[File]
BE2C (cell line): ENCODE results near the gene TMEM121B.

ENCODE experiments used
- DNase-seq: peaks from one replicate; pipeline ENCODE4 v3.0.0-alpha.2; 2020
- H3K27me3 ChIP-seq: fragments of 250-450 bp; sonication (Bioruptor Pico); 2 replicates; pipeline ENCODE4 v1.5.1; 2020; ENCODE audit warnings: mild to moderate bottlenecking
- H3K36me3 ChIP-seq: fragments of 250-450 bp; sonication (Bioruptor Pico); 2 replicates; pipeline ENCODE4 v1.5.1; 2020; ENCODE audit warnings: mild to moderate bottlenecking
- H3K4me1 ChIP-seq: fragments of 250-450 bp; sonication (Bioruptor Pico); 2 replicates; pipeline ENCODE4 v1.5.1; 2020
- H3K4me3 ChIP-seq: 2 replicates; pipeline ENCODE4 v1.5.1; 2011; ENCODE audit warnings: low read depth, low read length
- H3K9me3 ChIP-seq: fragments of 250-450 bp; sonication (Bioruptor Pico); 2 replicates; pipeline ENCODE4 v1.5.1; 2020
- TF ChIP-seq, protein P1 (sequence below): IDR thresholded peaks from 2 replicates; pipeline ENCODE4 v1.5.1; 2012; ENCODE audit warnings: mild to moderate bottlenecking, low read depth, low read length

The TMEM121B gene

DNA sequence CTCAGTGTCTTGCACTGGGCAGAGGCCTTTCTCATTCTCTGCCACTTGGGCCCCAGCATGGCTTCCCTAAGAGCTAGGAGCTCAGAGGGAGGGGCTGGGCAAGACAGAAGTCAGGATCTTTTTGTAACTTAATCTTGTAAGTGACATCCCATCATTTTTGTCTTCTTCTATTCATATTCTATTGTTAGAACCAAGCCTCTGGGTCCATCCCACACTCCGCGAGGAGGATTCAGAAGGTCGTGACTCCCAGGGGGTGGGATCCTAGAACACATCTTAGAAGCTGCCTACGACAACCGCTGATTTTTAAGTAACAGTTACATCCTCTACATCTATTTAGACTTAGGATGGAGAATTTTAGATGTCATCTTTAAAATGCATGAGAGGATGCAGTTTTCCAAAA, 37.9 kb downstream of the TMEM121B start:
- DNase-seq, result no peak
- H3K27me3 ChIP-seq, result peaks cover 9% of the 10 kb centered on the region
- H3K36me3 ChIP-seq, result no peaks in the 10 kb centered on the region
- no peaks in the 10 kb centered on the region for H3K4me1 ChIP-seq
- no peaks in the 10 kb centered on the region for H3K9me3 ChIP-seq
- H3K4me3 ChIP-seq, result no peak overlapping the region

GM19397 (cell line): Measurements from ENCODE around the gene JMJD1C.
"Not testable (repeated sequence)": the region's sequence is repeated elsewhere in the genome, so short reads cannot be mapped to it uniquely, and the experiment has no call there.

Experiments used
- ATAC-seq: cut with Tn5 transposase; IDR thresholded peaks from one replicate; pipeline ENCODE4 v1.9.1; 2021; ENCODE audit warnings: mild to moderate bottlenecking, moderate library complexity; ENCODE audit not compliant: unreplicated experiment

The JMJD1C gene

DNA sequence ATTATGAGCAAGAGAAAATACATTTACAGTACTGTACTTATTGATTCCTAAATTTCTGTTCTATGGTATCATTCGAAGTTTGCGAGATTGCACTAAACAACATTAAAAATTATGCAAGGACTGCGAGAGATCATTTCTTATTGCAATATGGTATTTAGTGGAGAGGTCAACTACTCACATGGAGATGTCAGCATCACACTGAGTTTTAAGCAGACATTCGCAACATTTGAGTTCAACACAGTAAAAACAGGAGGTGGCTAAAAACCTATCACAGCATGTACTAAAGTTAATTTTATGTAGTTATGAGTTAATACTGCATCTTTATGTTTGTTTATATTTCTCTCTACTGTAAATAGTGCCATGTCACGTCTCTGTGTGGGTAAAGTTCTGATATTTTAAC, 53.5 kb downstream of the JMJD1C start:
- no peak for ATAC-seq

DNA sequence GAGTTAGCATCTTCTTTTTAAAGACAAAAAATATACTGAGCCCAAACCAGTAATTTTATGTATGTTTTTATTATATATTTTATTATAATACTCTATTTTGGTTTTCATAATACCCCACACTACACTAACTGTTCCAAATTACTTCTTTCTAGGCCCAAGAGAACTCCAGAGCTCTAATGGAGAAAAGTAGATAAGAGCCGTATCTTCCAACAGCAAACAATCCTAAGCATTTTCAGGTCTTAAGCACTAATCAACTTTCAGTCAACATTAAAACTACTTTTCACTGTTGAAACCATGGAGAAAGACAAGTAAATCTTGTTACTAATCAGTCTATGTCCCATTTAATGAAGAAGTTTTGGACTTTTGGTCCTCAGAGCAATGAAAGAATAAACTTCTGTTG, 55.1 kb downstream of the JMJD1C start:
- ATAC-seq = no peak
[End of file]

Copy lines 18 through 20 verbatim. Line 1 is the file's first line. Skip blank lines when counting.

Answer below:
GM19397 (cell line): Measurements from ENCODE around the gene JMJD1C.
"Not testable (repeated sequence)": the region's sequence is repeated elsewhere in the genome, so short reads cannot be mapped to it uniquely, and the experiment has no call there.

Experiments used